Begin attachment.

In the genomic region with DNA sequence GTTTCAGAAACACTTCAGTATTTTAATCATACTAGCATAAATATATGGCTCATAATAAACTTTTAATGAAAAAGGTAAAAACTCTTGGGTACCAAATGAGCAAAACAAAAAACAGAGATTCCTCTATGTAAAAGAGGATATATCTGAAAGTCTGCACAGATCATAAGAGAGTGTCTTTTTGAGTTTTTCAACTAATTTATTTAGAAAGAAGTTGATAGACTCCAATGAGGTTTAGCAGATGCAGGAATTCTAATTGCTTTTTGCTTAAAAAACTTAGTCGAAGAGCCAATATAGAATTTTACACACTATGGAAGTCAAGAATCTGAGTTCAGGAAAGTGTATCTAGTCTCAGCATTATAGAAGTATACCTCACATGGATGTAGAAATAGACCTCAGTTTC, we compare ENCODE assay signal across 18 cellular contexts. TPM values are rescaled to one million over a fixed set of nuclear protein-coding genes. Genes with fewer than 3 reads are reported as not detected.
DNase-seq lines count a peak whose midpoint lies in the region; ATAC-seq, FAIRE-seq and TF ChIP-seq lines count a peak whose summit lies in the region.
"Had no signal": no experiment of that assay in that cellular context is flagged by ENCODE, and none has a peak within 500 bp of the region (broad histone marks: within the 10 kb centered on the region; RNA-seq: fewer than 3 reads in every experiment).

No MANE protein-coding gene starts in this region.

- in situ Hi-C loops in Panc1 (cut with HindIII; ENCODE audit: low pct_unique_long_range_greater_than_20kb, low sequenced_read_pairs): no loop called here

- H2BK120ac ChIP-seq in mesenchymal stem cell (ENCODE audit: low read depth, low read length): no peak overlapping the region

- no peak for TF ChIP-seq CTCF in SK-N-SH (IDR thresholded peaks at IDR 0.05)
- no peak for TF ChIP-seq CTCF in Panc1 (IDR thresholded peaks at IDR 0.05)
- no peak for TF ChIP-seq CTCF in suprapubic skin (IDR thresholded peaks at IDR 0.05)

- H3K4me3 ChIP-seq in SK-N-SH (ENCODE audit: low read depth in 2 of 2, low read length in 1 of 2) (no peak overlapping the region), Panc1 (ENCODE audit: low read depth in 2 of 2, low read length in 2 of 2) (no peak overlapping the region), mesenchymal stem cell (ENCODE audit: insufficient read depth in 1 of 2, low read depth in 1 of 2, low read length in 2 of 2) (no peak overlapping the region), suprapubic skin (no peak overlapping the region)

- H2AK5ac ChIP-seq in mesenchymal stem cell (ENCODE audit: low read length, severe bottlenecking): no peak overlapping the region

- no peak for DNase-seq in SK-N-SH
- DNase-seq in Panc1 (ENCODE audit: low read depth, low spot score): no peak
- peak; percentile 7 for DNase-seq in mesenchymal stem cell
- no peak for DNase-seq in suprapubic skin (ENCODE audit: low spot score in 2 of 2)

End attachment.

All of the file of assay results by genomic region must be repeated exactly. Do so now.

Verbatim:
In the genomic region with DNA sequence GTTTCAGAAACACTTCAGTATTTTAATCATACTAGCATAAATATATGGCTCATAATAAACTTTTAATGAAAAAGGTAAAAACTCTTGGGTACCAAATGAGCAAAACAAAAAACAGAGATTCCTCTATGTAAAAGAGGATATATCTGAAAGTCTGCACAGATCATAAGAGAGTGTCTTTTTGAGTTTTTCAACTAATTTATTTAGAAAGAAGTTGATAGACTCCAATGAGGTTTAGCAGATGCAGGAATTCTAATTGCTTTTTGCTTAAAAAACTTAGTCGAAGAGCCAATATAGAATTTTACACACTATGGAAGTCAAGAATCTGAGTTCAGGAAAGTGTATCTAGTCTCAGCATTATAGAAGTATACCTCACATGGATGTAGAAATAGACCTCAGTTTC, we compare ENCODE assay signal across 18 cellular contexts. TPM values are rescaled to one million over a fixed set of nuclear protein-coding genes. Genes with fewer than 3 reads are reported as not detected.
DNase-seq lines count a peak whose midpoint lies in the region; ATAC-seq, FAIRE-seq and TF ChIP-seq lines count a peak whose summit lies in the region.
"Had no signal": no experiment of that assay in that cellular context is flagged by ENCODE, and none has a peak within 500 bp of the region (broad histone marks: within the 10 kb centered on the region; RNA-seq: fewer than 3 reads in every experiment).

No MANE protein-coding gene starts in this region.

- in situ Hi-C loops in Panc1 (cut with HindIII; ENCODE audit: low pct_unique_long_range_greater_than_20kb, low sequenced_read_pairs): no loop called here

- H2BK120ac ChIP-seq in mesenchymal stem cell (ENCODE audit: low read depth, low read length): no peak overlapping the region

- no peak for TF ChIP-seq CTCF in SK-N-SH (IDR thresholded peaks at IDR 0.05)
- no peak for TF ChIP-seq CTCF in Panc1 (IDR thresholded peaks at IDR 0.05)
- no peak for TF ChIP-seq CTCF in suprapubic skin (IDR thresholded peaks at IDR 0.05)

- H3K4me3 ChIP-seq in SK-N-SH (ENCODE audit: low read depth in 2 of 2, low read length in 1 of 2) (no peak overlapping the region), Panc1 (ENCODE audit: low read depth in 2 of 2, low read length in 2 of 2) (no peak overlapping the region), mesenchymal stem cell (ENCODE audit: insufficient read depth in 1 of 2, low read depth in 1 of 2, low read length in 2 of 2) (no peak overlapping the region), suprapubic skin (no peak overlapping the region)

- H2AK5ac ChIP-seq in mesenchymal stem cell (ENCODE audit: low read length, severe bottlenecking): no peak overlapping the region

- no peak for DNase-seq in SK-N-SH
- DNase-seq in Panc1 (ENCODE audit: low read depth, low spot score): no peak
- peak; percentile 7 for DNase-seq in mesenchymal stem cell
- no peak for DNase-seq in suprapubic skin (ENCODE audit: low spot score in 2 of 2)